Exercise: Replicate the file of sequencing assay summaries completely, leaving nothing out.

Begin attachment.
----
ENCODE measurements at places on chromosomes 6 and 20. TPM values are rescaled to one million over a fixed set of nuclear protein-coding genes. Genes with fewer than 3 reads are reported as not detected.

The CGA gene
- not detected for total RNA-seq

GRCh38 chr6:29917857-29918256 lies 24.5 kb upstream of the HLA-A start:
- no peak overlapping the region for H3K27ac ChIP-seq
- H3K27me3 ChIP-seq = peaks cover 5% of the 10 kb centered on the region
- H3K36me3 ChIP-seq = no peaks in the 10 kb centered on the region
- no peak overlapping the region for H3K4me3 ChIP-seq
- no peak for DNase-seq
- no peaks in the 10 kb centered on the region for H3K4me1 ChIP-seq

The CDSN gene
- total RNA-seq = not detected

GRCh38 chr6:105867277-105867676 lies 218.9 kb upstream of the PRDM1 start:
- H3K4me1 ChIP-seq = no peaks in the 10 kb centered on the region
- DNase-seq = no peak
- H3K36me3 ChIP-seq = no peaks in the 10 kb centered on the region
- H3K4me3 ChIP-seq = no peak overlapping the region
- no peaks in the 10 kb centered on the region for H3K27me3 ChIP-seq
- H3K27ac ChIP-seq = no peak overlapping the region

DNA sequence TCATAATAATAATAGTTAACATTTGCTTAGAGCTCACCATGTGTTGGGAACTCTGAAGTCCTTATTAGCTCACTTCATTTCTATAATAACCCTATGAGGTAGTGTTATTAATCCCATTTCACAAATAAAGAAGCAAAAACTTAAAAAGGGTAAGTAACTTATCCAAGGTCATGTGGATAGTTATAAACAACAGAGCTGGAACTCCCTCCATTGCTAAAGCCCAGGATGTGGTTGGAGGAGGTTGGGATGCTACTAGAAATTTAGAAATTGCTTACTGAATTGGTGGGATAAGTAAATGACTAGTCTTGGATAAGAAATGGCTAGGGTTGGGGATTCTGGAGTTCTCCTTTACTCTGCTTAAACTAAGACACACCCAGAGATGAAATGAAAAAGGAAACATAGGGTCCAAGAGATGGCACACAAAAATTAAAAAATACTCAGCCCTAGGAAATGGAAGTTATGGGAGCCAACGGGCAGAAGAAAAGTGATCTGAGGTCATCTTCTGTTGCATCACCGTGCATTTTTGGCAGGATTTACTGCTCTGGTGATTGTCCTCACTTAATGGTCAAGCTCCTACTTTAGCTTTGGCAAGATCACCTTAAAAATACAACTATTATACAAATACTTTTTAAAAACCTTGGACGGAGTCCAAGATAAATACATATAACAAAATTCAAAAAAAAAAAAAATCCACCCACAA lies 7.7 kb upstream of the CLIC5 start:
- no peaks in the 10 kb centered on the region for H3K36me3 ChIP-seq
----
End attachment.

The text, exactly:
ENCODE measurements at places on chromosomes 6 and 20. TPM values are rescaled to one million over a fixed set of nuclear protein-coding genes. Genes with fewer than 3 reads are reported as not detected.

The CGA gene
- not detected for total RNA-seq

GRCh38 chr6:29917857-29918256 lies 24.5 kb upstream of the HLA-A start:
- no peak overlapping the region for H3K27ac ChIP-seq
- H3K27me3 ChIP-seq = peaks cover 5% of the 10 kb centered on the region
- H3K36me3 ChIP-seq = no peaks in the 10 kb centered on the region
- no peak overlapping the region for H3K4me3 ChIP-seq
- no peak for DNase-seq
- no peaks in the 10 kb centered on the region for H3K4me1 ChIP-seq

The CDSN gene
- total RNA-seq = not detected

GRCh38 chr6:105867277-105867676 lies 218.9 kb upstream of the PRDM1 start:
- H3K4me1 ChIP-seq = no peaks in the 10 kb centered on the region
- DNase-seq = no peak
- H3K36me3 ChIP-seq = no peaks in the 10 kb centered on the region
- H3K4me3 ChIP-seq = no peak overlapping the region
- no peaks in the 10 kb centered on the region for H3K27me3 ChIP-seq
- H3K27ac ChIP-seq = no peak overlapping the region

DNA sequence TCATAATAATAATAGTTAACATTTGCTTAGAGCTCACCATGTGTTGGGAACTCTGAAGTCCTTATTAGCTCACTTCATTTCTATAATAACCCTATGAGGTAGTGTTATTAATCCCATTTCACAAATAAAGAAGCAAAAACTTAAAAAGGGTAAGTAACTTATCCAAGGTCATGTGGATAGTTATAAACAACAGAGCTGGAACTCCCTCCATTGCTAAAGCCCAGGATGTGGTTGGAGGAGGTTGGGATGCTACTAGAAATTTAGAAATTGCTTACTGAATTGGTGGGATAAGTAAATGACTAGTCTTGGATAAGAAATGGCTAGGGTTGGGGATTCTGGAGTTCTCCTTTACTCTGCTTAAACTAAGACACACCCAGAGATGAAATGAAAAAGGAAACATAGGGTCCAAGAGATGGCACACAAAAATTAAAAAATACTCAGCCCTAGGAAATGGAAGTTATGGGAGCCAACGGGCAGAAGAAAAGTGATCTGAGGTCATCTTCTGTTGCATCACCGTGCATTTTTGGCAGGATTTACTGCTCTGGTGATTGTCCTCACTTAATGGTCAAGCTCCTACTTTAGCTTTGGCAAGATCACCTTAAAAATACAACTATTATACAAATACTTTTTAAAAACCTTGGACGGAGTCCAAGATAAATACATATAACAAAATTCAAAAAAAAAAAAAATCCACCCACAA lies 7.7 kb upstream of the CLIC5 start:
- no peaks in the 10 kb centered on the region for H3K36me3 ChIP-seq